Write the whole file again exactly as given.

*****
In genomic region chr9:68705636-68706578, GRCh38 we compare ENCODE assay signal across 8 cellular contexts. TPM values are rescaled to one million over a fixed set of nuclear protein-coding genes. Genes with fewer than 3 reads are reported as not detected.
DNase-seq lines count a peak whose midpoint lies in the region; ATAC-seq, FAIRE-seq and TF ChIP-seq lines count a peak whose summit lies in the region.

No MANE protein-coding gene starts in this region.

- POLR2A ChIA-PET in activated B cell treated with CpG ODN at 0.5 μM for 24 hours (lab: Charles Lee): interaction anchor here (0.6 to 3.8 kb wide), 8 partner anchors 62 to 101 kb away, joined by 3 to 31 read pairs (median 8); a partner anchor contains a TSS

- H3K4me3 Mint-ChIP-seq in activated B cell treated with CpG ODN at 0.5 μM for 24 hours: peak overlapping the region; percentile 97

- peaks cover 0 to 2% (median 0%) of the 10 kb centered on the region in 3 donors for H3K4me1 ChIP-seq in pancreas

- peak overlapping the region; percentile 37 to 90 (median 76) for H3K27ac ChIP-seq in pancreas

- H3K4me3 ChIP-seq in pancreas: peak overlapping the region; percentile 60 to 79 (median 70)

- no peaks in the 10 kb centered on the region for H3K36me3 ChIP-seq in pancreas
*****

In genomic region chr9:68705636-68706578, GRCh38 we compare ENCODE assay signal across 8 cellular contexts. TPM values are rescaled to one million over a fixed set of nuclear protein-coding genes. Genes with fewer than 3 reads are reported as not detected.
DNase-seq lines count a peak whose midpoint lies in the region; ATAC-seq, FAIRE-seq and TF ChIP-seq lines count a peak whose summit lies in the region.

No MANE protein-coding gene starts in this region.

- POLR2A ChIA-PET in activated B cell treated with CpG ODN at 0.5 μM for 24 hours (lab: Charles Lee): interaction anchor here (0.6 to 3.8 kb wide), 8 partner anchors 62 to 101 kb away, joined by 3 to 31 read pairs (median 8); a partner anchor contains a TSS

- H3K4me3 Mint-ChIP-seq in activated B cell treated with CpG ODN at 0.5 μM for 24 hours: peak overlapping the region; percentile 97

- peaks cover 0 to 2% (median 0%) of the 10 kb centered on the region in 3 donors for H3K4me1 ChIP-seq in pancreas

- peak overlapping the region; percentile 37 to 90 (median 76) for H3K27ac ChIP-seq in pancreas

- H3K4me3 ChIP-seq in pancreas: peak overlapping the region; percentile 60 to 79 (median 70)

- no peaks in the 10 kb centered on the region for H3K36me3 ChIP-seq in pancreas